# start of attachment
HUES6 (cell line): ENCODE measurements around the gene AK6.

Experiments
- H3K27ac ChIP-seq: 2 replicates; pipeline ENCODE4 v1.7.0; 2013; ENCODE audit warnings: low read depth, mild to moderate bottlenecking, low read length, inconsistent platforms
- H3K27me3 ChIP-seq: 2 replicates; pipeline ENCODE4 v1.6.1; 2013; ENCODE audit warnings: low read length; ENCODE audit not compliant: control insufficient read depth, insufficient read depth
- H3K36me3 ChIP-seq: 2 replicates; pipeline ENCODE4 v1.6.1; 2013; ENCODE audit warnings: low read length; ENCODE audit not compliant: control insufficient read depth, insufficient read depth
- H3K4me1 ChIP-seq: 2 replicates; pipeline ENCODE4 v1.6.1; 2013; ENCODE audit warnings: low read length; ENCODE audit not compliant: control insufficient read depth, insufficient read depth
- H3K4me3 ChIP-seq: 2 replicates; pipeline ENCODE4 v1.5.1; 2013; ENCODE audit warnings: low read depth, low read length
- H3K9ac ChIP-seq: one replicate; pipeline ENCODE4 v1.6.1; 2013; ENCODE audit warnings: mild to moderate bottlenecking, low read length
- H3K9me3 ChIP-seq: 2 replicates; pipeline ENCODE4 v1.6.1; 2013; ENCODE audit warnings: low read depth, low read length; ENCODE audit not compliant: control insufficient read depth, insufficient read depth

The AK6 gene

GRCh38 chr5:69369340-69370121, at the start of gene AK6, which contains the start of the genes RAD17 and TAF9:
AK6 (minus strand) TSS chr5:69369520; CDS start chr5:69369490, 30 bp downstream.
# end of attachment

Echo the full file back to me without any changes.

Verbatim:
HUES6 (cell line): ENCODE measurements around the gene AK6.

Experiments
- H3K27ac ChIP-seq: 2 replicates; pipeline ENCODE4 v1.7.0; 2013; ENCODE audit warnings: low read depth, mild to moderate bottlenecking, low read length, inconsistent platforms
- H3K27me3 ChIP-seq: 2 replicates; pipeline ENCODE4 v1.6.1; 2013; ENCODE audit warnings: low read length; ENCODE audit not compliant: control insufficient read depth, insufficient read depth
- H3K36me3 ChIP-seq: 2 replicates; pipeline ENCODE4 v1.6.1; 2013; ENCODE audit warnings: low read length; ENCODE audit not compliant: control insufficient read depth, insufficient read depth
- H3K4me1 ChIP-seq: 2 replicates; pipeline ENCODE4 v1.6.1; 2013; ENCODE audit warnings: low read length; ENCODE audit not compliant: control insufficient read depth, insufficient read depth
- H3K4me3 ChIP-seq: 2 replicates; pipeline ENCODE4 v1.5.1; 2013; ENCODE audit warnings: low read depth, low read length
- H3K9ac ChIP-seq: one replicate; pipeline ENCODE4 v1.6.1; 2013; ENCODE audit warnings: mild to moderate bottlenecking, low read length
- H3K9me3 ChIP-seq: 2 replicates; pipeline ENCODE4 v1.6.1; 2013; ENCODE audit warnings: low read depth, low read length; ENCODE audit not compliant: control insufficient read depth, insufficient read depth

The AK6 gene

GRCh38 chr5:69369340-69370121, at the start of gene AK6, which contains the start of the genes RAD17 and TAF9:
AK6 (minus strand) TSS chr5:69369520; CDS start chr5:69369490, 30 bp downstream.